Welcome to European Tribune. It's gone a bit quiet around here these days, but it's still going.
Any European constitution must - at a bare minimum - answer the following questions:

  • How does this text ensure that small countries are not bullied unduly?

  • How does this text ensure that small countries will not end up with a clout that is completely out of proportion to their size, once the political integration is completed and we have one pan-European state?

  • How will this text prevent Europe from engaging in imperialist wars?

  • How will this text ensure that checks and balances are enforced upon all four branches of government?

  • How will this text handle secession?

  • How will this text permit the Union to continue to absorb countries with a democratic, peaceful and uncorrupt political culture who wish to join?

  • How will this text ensure that policy matters are handled at the most appropriate level (e.g. inter-state railroads at the federal level, intercity railroads at the state level, city planning at the regional level, street names at the local level)?

  • How will this text ensure that each de jure independent institution at each level (local, regional, state, (bloc?), federal) is, in also de facto independent?

  • How will an EU governed by this text handle an administrative unit (at whichever level) that behaves unconstitutionally?

  • How will this text provide for enforcement of human rights and civil liberties within the EU?

Answering those questions would be a good start. It's necessary to do so, whatever the impact of whatever cultural differences might (or might not) exist. And honestly, I think that by the time we're done providing satisfactory answers to those questions, we'll find that a European body politic already exists and is reasonably unified.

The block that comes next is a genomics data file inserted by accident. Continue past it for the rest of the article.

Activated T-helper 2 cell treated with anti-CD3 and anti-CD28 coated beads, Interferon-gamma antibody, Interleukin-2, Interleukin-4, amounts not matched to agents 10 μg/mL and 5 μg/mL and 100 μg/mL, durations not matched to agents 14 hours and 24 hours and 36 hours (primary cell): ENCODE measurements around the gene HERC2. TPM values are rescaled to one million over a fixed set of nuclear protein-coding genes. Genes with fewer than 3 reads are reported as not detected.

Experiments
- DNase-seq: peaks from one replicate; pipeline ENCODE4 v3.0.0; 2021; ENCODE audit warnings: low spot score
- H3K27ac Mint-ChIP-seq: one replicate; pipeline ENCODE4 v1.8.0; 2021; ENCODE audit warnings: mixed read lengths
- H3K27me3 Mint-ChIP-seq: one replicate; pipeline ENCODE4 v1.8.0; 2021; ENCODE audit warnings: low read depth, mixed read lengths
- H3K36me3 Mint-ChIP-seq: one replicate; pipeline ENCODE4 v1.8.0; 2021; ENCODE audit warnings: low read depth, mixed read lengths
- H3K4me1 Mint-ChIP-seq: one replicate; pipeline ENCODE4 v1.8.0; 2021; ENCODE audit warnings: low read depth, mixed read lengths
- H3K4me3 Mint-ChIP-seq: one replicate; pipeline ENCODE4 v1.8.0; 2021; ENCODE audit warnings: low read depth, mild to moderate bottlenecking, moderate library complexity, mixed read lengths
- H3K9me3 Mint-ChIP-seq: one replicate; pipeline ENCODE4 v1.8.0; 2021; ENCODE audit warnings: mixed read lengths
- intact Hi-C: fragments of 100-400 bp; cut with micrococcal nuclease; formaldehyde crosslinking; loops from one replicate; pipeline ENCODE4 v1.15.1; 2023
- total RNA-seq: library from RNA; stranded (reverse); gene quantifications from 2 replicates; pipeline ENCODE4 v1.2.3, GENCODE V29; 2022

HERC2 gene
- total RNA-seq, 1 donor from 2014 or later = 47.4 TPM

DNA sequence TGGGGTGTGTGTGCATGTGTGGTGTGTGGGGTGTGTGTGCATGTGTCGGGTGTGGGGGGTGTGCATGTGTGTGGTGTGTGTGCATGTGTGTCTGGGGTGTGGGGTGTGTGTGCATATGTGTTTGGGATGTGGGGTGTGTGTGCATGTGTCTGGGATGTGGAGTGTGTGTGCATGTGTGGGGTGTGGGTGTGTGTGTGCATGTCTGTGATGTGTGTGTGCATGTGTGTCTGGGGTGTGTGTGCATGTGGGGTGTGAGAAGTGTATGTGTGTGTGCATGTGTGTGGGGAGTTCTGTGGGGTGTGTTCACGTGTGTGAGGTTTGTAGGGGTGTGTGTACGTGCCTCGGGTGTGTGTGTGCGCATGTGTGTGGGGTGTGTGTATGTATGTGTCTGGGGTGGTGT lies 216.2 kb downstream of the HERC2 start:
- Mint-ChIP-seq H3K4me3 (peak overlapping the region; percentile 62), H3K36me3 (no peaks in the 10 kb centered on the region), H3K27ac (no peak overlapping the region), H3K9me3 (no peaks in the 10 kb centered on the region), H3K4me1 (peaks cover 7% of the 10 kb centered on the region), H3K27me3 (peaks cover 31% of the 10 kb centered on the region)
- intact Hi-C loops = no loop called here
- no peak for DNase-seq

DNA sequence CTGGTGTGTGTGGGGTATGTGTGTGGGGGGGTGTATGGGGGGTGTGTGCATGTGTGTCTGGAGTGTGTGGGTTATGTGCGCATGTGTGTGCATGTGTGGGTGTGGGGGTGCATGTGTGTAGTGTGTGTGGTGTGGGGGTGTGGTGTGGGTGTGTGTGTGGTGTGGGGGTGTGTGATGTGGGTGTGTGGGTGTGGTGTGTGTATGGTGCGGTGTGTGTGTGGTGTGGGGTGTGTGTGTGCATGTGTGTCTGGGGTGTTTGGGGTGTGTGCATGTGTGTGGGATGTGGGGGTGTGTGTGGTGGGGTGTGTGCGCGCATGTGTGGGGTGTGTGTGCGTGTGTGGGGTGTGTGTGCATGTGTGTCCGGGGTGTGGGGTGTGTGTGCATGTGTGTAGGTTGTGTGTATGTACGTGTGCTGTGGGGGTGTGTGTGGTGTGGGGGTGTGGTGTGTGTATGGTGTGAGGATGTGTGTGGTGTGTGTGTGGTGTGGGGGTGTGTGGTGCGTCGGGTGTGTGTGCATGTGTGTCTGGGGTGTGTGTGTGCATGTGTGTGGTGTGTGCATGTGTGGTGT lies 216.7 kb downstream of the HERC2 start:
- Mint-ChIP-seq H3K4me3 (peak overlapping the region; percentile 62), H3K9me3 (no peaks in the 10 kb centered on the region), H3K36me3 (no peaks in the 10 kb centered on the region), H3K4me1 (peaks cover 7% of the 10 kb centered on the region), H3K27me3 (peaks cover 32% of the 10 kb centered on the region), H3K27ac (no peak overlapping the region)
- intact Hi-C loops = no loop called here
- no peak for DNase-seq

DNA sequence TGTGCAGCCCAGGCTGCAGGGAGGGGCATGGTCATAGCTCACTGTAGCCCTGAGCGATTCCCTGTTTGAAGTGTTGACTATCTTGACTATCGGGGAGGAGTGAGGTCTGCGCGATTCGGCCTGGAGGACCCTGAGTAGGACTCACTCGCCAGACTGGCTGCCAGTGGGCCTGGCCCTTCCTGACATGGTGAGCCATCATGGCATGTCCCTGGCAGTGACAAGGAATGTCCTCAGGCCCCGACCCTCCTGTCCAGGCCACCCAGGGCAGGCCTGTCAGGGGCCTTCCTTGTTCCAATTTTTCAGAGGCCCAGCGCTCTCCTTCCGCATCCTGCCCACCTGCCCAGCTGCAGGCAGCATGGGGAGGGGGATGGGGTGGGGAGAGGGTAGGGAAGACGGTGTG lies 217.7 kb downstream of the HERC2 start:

If it's not - if culture and language remains an obstruction after all - then we'll have to work from there. My own solution would be to adopt a couple of the biggest languages as official languages (e.g. English, German, French and Russian - cue cries of nationalist outrage from Scandinavia and Poland in 3... 2... 1...) and then permit subunits to add their own preferred language(s) to the list. That way, you'd always be able to use one of the Four Big for official communication if you didn't know the local language, but local languages could still be incorporated in the local administration as need arose.

As for "culture," I wouldn't know how to tackle that issue before someone presents a more or less coherent description of what "culture" is. Right now, it seems to be used as a shorthand for "all the things that supposedly prevent political integration," which is rather on the useless side as definitions go.

- Jake

Friends come and go. Enemies accumulate.

by JakeS (JangoSierra 'at' gmail 'dot' com) on Wed Jul 16th, 2008 at 01:42:14 PM EST

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